Commencement 2014: Baron, Parada to speak
Internal Medicine Board President to address Medical School; Developmental Biology Chair to talk at Graduate School ceremony
Dr. Richard J. Baron, President and CEO of the American Board of Internal Medicine and the ABIM Foundation, and Dr. Luis Parada, Chairman of Developmental Biology at UT Southwestern Medical Center, will deliver commencement addresses at exercises honoring the Class of 2014 in the UT Southwestern Medical School and the Graduate School of Biomedical Sciences.
Graduate school exercises begin at 7 p.m. on May 29 in the Tom and Lula Gooch Auditorium on the South Campus. The medical school ceremony will start at 7:30 p.m., May 30, in the Margot and Bill Winspear Opera House in downtown Dallas.
Dr. Baron has been a leader in accountable-care practices and health care reform and innovation. Prior to his ABIM service, he was Group Director of Seamless Care Models at the Centers for Medicare & Medicaid Services Innovation Center, where he led efforts related to accountable care organizations and primary care. Prior to CMS, Dr. Baron practiced general internal medicine and geriatrics at Greenhouse Internists, P.C., located in Philadelphia. Greenhouse has been a pioneer in the comprehensive adoption of electronic health records in the small-practice environment.
Until joining the federal government, Dr. Baron also served on the Board of the National Quality Forum and their Health Information Technology Advisory Committee, as well as the Standards Committee of the National Committee for Quality Assurance.
Dr. Baron also served previously as Chief Medical Officer of Health Partners, a Medicaid HMO set up by four teaching hospitals in Philadelphia. He was the architect of the Best Clinical and Administrative Practices program, working with medical leadership of Medicaid health plans around the country in learning collaborative strategies to improve the quality of care for their members. This program influenced plans that serve more than half of the Medicaid managed care population in the U.S.
A Harvard College graduate who earned a medical degree from Yale University, he trained at New York University’s Bellevue Medical Center before serving three years in rural Tennessee as part of the National Health Service Corps.
He has written a number of journal articles on medical phenomenology, electronic health records, primary care, and meaningful use. He also speaks frequently on the importance of the patient-centered medical home.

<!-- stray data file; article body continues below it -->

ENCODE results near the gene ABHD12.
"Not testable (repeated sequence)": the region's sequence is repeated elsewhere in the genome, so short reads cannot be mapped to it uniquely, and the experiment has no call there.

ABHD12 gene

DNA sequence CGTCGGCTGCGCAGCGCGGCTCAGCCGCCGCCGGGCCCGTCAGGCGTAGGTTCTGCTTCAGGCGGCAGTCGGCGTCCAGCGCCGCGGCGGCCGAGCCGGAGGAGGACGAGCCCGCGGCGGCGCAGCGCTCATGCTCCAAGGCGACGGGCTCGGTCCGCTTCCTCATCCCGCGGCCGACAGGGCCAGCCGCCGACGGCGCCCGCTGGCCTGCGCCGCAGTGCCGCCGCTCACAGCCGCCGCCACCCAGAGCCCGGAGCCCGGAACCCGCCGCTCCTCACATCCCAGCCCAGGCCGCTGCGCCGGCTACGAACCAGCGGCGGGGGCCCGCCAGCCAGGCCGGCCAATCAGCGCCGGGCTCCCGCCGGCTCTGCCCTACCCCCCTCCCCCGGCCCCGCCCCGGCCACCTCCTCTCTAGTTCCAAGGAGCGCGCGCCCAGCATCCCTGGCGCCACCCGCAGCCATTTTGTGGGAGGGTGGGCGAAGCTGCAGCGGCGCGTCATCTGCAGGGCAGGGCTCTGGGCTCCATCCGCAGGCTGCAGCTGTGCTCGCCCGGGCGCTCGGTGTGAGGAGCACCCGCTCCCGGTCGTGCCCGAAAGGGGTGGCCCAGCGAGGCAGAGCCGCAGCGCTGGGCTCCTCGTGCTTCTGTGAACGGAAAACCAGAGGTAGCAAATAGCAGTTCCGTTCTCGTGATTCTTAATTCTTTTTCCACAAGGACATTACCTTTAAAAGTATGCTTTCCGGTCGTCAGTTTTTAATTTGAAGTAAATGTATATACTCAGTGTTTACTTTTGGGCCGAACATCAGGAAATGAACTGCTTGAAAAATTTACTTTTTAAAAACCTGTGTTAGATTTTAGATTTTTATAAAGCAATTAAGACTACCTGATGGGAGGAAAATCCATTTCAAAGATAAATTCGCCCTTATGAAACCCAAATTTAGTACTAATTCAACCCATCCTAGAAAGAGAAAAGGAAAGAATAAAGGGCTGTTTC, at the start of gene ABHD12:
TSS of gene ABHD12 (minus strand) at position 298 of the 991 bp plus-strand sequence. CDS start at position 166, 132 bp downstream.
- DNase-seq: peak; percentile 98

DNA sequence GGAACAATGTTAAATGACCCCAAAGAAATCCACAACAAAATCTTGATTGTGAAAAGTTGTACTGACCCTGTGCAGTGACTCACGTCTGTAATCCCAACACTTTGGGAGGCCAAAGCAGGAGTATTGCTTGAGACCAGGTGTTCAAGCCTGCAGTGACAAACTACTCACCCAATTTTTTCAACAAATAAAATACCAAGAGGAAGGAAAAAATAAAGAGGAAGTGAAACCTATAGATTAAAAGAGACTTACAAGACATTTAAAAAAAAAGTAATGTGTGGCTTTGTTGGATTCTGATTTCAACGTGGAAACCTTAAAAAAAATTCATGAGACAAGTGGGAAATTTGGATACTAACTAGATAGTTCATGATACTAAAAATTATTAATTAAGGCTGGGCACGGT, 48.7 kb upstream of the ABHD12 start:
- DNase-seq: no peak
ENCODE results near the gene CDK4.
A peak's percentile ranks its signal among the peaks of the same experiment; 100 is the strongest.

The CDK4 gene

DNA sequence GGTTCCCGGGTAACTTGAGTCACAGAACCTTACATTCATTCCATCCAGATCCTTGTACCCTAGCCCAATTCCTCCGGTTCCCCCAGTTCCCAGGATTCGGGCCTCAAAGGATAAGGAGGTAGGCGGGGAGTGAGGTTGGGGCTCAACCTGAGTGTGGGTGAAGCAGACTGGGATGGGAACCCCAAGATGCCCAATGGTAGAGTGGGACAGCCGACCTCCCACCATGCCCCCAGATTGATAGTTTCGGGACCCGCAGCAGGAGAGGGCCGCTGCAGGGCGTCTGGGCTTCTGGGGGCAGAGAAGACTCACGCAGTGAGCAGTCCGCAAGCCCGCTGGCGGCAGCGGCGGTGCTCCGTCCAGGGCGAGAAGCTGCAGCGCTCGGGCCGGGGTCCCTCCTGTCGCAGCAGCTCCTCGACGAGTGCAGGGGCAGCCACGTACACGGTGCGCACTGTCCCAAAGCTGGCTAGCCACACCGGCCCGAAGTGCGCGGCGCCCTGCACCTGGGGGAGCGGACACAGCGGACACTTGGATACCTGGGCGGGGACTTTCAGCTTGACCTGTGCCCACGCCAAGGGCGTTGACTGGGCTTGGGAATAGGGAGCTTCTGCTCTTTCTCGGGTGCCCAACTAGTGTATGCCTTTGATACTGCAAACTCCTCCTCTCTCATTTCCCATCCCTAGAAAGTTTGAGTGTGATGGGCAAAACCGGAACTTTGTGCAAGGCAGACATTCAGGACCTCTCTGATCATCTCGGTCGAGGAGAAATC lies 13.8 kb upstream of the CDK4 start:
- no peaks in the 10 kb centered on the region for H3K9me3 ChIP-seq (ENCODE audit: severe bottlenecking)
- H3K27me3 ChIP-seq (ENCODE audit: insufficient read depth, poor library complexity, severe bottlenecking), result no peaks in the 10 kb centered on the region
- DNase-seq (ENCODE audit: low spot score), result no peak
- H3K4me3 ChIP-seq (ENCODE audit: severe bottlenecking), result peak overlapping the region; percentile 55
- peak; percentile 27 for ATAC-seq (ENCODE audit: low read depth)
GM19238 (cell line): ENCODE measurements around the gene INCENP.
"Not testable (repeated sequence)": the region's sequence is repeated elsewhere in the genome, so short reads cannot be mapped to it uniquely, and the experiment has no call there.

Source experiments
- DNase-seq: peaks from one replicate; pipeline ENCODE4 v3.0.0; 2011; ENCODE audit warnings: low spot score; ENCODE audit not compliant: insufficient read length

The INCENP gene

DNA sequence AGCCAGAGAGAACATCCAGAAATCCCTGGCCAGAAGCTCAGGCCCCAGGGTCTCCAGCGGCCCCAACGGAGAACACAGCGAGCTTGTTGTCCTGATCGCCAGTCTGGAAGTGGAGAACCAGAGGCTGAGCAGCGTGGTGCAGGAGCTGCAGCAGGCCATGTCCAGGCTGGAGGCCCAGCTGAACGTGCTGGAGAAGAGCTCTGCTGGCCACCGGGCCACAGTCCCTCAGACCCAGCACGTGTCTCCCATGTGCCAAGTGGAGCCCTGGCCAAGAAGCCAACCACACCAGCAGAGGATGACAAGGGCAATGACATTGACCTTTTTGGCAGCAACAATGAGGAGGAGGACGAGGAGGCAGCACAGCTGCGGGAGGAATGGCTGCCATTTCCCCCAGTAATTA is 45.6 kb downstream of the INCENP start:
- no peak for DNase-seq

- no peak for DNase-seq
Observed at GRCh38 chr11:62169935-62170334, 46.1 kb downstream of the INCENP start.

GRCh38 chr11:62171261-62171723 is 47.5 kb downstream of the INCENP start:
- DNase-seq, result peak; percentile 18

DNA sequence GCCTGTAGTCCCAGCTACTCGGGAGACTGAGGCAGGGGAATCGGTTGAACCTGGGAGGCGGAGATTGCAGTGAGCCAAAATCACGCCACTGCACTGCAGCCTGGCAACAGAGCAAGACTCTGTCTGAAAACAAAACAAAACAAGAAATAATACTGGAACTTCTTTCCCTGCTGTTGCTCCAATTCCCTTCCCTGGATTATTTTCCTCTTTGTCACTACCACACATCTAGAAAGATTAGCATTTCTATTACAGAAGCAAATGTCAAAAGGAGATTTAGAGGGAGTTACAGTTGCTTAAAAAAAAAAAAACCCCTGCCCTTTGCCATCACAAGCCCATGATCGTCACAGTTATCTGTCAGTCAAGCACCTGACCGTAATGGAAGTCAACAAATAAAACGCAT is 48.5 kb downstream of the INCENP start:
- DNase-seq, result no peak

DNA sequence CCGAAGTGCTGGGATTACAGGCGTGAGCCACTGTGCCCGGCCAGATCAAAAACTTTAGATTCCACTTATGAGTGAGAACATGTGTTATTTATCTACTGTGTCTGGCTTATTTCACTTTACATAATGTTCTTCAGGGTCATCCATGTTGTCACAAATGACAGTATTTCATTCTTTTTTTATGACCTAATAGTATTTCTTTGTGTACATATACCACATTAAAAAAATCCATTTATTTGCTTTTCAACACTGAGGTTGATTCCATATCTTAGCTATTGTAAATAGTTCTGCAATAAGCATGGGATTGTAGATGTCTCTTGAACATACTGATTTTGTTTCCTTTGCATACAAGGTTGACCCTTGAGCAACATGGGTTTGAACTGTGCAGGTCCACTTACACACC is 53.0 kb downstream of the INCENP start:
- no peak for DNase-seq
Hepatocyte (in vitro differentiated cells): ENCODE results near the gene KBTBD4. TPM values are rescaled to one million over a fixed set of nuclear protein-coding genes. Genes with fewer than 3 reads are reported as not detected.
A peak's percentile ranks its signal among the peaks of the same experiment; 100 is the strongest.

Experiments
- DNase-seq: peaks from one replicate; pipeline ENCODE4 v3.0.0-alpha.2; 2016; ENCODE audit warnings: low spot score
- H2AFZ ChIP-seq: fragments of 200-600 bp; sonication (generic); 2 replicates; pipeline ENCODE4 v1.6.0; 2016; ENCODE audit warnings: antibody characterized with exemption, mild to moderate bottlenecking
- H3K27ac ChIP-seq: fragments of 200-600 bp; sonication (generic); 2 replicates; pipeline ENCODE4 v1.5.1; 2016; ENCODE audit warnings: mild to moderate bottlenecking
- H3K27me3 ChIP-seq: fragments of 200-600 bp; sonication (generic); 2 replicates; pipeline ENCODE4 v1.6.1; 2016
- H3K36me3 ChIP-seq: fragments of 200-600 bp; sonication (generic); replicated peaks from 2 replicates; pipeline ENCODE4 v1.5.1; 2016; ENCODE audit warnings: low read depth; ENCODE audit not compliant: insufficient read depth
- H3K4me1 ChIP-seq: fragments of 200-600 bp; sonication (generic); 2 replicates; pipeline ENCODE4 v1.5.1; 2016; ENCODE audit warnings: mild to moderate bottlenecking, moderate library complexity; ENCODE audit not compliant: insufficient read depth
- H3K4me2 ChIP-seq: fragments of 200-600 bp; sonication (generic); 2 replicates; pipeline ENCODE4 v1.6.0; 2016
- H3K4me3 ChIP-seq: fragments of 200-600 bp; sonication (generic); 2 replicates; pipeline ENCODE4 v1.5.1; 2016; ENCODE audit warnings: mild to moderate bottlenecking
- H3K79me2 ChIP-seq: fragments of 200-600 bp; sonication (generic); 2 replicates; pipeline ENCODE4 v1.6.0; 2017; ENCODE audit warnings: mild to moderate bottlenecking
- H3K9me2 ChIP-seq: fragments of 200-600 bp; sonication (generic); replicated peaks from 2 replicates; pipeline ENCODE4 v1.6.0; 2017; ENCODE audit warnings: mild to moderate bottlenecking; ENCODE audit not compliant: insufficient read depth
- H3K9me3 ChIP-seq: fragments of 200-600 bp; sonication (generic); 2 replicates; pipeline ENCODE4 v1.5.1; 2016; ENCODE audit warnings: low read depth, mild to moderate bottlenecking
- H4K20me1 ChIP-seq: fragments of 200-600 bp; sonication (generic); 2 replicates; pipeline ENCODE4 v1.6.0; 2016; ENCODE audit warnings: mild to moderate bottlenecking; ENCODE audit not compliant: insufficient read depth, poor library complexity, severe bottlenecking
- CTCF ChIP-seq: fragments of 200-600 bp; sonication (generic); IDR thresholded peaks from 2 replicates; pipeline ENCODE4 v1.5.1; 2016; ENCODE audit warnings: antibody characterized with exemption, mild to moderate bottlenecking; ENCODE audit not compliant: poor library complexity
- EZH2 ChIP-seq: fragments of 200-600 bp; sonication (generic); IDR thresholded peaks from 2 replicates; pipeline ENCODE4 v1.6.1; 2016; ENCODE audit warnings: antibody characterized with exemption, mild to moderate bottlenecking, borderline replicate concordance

Dr. Parada, Professor of Developmental Biology and a member of the UT Southwestern faculty since 1994, earned a bachelor’s degree, with honors, in Molecular Biology from the University of Wisconsin. He completed his doctorate in Biology at the Massachusetts Institute of Technology in 1985 and served postdoctoral fellowships at the Whitehead Institute in Cambridge, Mass., and at the Pasteur Institute in Paris.
He was head of the Molecular Embryology Section in the Mammalian Genetics Laboratory of the National Cancer Institute, and has received numerous honors, including election to the National Academy of Sciences in 2011, to both the NAS’ Institute of Medicine and the American Academy of Arts and Sciences in 2007, and as a fellow of the American Association for the Advancement of Science in 2008. He was named an American Cancer Society Basic Research Professor in 2003.
Dr. Parada’s research integrates the fields of molecular genetics, embryonic development and signal transduction. His studies have provided critical insights into brain development, associated disorders and cancer biology, and have led to the identification of molecules that inhibit nerve regeneration after injury.
In the laboratory, Dr. Parada and his colleagues focus on the regulatory pathways that control the complex process of nervous system development and the consequences of inappropriate development, which can include behavior and mood disorders, as well as cancer.
Degrees will be conferred upon 225 medical students and 99 graduate students by Dr. Daniel K. Podolsky, President of UT Southwestern.
Dr. Todd Pollock, President of the Dallas County Medical Society, will administer the Physician’s Oath. Dr. Pollock completed a residency in General Surgery at UT Southwestern in 1995.
Edward H. Cary III, honorary trustee of the Southwestern Medical Foundation, will present the Ho Din Award – the top award given to a graduating medical student – to Dr. Andrew “Drew” Avery. Mr. Cary is the grandson of the man whom the award was created to honor: Dr. Edward H. Cary, the first president of Southwestern Medical Foundation.
Medical school marshals are Dr. Dennis Burns, Professor of Pathology; Dr. Rody Cox, Professor of Internal Medicine; Dr. Mary Jane Pearson, Associate Professor of Obstetrics and Gynecology; Dr. Harikrishna Raja, Professor of Internal Medicine; Dr. Amit A. Shah, Associate Professor of Internal Medicine; and Dr. James M. Wagner, Associate Dean of Student Affairs and Associate Professor of Internal Medicine.
Graduate school marshals are Assistant Deans Dr. Deirdre L. Brekken, Dr. Lisa P. Gardner, and Dr. Stuart E. Ravnik, as well as Dr. Nancy E. Street, Associate Dean.
Dr. Burns holds the Jane B. and Edwin P. Jenevein, M.D., Chair in Pathology.
Dr. Cox holds the Rody P. Cox, M.D., Professorship in Internal Medicine.
Dr. Parada holds the Southwestern Ball Distinguished Chair in Nerve Regeneration Research, and the the Diana K. and Richard C. Strauss Distinguished Chair in Developmental Biology.
Dr. Podolsky holds the Philip O’Bryan Montgomery, Jr., M.D. Distinguished Presidential Chair in Academic Administration, and the Doris and Bryan Wildenthal Distinguished Chair in Medical Science.